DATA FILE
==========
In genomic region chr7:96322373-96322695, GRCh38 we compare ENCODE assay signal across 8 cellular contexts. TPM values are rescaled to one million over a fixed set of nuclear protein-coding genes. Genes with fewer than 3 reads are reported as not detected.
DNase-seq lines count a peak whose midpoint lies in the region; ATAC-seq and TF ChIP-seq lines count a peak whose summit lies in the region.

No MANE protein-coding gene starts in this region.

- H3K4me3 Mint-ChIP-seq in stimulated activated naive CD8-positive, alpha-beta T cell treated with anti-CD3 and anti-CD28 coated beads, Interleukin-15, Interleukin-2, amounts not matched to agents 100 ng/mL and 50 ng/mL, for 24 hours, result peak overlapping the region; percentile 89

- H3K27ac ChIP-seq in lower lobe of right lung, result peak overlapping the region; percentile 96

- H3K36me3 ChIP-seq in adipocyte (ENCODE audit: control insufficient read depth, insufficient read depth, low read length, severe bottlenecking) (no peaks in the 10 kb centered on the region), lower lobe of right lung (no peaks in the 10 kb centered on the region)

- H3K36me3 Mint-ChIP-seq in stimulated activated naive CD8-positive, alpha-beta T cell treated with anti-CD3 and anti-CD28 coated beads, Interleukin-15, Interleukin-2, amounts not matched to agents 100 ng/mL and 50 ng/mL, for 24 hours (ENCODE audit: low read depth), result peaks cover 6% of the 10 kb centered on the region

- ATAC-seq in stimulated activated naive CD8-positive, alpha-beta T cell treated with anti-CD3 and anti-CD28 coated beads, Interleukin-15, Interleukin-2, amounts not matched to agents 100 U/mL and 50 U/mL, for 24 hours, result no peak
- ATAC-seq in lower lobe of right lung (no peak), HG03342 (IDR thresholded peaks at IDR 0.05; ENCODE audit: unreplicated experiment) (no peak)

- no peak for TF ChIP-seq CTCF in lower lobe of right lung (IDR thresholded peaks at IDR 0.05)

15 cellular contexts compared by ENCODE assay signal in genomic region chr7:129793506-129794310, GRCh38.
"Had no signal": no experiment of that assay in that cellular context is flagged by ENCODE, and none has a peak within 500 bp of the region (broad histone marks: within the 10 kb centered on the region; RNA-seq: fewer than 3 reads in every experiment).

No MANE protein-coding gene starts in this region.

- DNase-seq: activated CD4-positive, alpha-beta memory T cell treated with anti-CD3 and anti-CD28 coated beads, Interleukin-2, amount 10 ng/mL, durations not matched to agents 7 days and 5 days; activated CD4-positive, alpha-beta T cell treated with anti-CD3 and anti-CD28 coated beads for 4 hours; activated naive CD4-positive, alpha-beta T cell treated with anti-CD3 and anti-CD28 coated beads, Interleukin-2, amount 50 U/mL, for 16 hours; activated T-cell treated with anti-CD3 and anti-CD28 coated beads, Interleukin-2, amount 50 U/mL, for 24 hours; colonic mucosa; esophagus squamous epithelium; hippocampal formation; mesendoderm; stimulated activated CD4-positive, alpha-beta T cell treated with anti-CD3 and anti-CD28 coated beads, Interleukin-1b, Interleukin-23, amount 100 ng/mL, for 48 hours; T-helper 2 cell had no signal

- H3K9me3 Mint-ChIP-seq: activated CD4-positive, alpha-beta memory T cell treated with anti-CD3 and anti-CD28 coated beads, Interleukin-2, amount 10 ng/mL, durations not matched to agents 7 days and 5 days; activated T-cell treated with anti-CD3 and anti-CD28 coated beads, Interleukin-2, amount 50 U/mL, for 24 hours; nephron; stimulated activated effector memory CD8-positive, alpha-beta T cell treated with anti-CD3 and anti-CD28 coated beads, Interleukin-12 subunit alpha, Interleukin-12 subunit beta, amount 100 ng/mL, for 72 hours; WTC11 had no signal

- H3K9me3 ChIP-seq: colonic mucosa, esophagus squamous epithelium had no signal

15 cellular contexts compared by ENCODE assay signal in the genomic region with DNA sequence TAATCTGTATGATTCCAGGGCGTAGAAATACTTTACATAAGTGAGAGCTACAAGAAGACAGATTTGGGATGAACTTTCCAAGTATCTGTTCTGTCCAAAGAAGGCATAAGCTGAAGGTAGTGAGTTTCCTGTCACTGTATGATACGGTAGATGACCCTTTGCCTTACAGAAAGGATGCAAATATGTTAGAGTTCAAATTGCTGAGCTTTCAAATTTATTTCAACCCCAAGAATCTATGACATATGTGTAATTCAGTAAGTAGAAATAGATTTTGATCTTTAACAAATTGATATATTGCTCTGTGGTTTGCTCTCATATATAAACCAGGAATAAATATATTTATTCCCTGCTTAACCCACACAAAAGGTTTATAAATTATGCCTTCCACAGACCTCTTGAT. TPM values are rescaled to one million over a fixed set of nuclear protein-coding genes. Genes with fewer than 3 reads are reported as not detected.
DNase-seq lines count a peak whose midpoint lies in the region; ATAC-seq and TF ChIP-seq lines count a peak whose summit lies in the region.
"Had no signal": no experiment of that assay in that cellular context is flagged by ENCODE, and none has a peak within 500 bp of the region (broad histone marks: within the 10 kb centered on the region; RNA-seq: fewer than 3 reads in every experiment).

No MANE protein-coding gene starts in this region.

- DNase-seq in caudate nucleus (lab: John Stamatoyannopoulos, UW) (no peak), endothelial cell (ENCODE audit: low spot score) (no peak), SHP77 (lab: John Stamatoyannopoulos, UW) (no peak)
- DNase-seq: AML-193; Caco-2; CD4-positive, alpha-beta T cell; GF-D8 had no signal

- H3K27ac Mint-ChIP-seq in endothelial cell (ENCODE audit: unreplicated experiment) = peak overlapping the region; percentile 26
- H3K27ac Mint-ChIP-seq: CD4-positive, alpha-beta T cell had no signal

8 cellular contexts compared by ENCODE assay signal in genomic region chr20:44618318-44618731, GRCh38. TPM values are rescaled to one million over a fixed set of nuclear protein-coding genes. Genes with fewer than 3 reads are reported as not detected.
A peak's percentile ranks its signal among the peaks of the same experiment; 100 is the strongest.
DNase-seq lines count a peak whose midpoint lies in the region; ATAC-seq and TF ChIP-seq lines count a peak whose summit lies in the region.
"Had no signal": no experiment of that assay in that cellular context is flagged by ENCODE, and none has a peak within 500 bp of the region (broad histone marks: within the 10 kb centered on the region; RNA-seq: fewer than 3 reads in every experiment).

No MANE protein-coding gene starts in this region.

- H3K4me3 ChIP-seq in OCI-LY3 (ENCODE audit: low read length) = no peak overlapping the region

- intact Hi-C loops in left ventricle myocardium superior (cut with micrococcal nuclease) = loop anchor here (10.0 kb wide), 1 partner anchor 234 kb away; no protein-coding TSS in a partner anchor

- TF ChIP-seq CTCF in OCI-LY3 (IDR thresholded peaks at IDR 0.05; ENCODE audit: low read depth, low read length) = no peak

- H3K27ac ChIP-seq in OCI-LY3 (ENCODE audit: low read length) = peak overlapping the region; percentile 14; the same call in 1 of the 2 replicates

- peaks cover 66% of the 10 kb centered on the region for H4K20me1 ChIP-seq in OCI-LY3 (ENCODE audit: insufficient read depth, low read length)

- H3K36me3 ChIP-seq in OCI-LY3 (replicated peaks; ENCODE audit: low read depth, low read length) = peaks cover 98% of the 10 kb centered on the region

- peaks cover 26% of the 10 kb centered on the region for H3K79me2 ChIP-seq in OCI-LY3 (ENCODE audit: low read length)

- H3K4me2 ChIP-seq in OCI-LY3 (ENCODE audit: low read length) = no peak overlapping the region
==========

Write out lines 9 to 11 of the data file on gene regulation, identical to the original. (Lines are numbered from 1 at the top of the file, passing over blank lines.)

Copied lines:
- ATAC-seq in lower lobe of right lung (no peak), HG03342 (IDR thresholded peaks at IDR 0.05; ENCODE audit: unreplicated experiment) (no peak)

- no peak for TF ChIP-seq CTCF in lower lobe of right lung (IDR thresholded peaks at IDR 0.05)

15 cellular contexts compared by ENCODE assay signal in genomic region chr7:129793506-129794310, GRCh38.